JN Changing the face of social enterprise In Jamaica

Release Date: 
Friday, May 27, 2016

In three years, the social enterprise landscape in Jamaica, which comprises businesses and entrepreneurs whose for-profit entities generate income to fulfill a social mission has undergone a seismic shift.

 

The change emerged as a direct result of the drive by the country’s growing social enterprise base, which includes: the joint United States Agency for International Development (USAID) and JNBS Foundation's, Social Enterprise Boost Initiative (SEBI); the Social Enterprise Institute; the School of Social Entrepreneurship and the Institute for Social Entrepreneurship and Equity, to reposition funding for charity operations.

 

"The response to the use of for-profit business models to support social causes has shifted," says Saffrey Brown, general manager, JN Foundation, "as participants in the social sector are now aware of the concept of social enterprise."

 

Consequently, the two-year extension of the programme by USAID; and the recent call for submission of applications by the Foundation, have resulted in more than 110 entries.

 

“We are buoyed by the response to our call for applications," Miss Brown said, "As this means that SEBI has overcome the initial hurdle of defining the social enterprise model to members of the nonprofit community.

 

It is also an indication that entrepreneurs now recognise the unique opportunity for income generation, job creation and economic empowerment which social enterprise can offer."

 

The more than 100 applications submitted included companies and organisations in sectors including: tourism, education, health and wellness, arts and entertainment. And, the individual entities are seeking to address issues such as: the socialisation of unattached young people, recidivism, unemployment among persons in rural and marginalised communities; as well as, training and capacity building.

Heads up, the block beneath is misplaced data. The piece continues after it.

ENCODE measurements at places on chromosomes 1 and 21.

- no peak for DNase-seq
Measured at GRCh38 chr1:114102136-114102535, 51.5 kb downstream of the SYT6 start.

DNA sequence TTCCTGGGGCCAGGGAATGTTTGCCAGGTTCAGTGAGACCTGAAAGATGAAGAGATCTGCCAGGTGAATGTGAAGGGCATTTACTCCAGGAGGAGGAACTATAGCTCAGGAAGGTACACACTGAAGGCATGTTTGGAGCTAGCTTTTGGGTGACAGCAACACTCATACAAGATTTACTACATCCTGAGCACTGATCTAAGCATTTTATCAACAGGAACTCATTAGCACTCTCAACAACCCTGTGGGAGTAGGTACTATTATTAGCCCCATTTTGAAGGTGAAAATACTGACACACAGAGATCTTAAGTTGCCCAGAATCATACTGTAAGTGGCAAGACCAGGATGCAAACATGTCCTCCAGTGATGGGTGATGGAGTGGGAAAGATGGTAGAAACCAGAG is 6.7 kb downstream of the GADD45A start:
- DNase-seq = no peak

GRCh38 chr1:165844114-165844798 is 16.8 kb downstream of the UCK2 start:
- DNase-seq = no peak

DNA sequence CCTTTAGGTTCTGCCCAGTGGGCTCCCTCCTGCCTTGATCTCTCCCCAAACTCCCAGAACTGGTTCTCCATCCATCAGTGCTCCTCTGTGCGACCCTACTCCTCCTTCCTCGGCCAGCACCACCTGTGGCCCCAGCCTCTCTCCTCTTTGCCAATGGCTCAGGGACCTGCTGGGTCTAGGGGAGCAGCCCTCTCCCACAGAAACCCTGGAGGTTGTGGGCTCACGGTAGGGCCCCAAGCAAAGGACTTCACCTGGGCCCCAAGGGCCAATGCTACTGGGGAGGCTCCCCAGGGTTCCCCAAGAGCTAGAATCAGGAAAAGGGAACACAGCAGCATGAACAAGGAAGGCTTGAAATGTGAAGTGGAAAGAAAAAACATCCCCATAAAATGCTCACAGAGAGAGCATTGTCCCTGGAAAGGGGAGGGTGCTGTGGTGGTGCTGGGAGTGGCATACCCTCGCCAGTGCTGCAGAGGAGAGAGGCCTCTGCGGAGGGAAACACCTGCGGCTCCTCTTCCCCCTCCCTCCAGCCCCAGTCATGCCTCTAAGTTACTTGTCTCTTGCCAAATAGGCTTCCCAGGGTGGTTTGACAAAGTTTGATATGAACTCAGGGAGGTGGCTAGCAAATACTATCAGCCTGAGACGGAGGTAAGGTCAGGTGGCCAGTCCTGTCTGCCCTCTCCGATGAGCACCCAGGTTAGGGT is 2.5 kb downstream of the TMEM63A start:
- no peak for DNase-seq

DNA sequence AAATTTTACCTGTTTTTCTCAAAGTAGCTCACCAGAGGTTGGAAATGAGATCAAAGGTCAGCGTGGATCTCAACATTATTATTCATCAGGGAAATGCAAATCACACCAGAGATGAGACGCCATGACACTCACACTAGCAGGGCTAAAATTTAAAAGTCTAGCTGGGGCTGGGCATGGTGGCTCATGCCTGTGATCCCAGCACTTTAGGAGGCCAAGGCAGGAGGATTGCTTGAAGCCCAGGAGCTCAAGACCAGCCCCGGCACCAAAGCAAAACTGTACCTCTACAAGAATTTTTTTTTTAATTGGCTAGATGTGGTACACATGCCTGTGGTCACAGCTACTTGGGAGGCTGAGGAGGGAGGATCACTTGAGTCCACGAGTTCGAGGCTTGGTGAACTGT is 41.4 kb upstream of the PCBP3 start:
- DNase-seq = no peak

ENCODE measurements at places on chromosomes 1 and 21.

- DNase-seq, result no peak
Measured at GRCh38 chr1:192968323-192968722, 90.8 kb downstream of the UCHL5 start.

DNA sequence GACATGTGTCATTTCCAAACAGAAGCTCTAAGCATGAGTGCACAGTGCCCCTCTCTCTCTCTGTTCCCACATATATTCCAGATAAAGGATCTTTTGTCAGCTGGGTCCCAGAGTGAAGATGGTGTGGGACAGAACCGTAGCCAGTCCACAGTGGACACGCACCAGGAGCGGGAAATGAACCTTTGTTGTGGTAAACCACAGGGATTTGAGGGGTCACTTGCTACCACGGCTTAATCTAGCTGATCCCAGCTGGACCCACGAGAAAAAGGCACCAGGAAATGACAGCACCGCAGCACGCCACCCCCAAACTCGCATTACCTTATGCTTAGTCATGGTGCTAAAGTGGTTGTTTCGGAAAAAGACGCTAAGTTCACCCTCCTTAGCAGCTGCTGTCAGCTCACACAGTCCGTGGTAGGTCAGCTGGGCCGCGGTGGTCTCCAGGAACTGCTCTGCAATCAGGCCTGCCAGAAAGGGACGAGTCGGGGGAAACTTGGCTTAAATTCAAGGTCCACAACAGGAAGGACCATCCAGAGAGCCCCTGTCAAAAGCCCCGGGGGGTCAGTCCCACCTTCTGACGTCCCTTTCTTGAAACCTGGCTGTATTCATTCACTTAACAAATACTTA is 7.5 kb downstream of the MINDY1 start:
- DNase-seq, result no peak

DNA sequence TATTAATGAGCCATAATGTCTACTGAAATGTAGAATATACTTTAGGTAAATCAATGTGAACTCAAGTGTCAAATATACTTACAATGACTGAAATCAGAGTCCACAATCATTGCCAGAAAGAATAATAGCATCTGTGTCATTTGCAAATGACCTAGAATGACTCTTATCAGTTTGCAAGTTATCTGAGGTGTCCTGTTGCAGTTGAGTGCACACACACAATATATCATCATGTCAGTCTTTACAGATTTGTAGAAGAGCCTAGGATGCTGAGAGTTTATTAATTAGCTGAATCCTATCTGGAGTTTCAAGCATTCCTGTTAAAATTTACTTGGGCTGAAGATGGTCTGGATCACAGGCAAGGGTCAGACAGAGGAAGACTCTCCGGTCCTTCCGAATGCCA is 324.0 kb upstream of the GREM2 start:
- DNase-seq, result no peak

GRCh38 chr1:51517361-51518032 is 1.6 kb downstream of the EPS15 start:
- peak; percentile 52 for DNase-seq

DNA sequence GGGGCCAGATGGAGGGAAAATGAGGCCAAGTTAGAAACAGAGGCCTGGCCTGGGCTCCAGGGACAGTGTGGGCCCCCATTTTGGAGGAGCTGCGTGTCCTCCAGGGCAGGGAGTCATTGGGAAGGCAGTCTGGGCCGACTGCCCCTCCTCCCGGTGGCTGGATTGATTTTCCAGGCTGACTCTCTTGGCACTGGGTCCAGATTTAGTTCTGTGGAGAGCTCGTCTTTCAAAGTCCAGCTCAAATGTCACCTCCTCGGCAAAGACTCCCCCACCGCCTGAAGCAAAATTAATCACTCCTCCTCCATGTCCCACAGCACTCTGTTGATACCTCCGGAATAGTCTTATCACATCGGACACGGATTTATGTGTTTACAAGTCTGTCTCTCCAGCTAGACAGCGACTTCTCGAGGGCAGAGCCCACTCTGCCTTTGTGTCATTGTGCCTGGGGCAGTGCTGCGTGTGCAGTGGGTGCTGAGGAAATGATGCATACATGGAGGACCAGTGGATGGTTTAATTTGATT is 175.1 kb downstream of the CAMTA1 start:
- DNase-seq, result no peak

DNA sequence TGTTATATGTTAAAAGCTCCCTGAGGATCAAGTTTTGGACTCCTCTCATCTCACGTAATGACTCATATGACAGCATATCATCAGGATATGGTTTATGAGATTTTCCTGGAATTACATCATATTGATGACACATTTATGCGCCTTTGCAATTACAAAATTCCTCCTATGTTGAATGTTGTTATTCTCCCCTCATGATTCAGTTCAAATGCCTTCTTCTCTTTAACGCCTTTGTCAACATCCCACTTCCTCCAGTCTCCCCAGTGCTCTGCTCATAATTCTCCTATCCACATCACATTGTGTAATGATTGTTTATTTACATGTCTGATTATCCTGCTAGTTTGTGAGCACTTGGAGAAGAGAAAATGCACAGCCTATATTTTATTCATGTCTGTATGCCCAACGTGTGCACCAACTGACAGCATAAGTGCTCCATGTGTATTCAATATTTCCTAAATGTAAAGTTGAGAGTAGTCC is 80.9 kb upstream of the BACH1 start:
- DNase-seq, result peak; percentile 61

Miss Brown noted that examples of social enterprise success can be found throughout the history of Jamaica,“Whether the Fisherman’s Cooperatives or nonprofit organisations, such as the Jamaican Society for the Prevention of Cruelty to Animals (JSPCA).”

 

However, she emphasised that, “Initiatives similar to SEBI are essential to the successful integration of the model, on a much wider scale. In light of dwindling donor funds, self-sufficiency should be the main focus of the non-profit sector; and, therefore, social enterprise provides the best opportunity for funds to be realised.”

 

During the initial phase of SEBI the eight pioneers, who participated in the incubator, have now generated more than $37 million in revenue; employed some 130 community members; and launched approximately 15 new products and services, thus achieving their growth initiative.

 

“Both the response and results in the sector affirm that social enterprise is an idea whose time has come,” Miss Brown affirmed.

A social enterprise is a business that generates income from the sale of goods and services and uses the profits to solve issues such as: unemployment, homelessness and environmental degradation.

 

A Social Entrepreneur is an individual who establishes a for-profit enterpise with the primary objective of using the profit generated to alleviate a social, cultural or environmental challenge.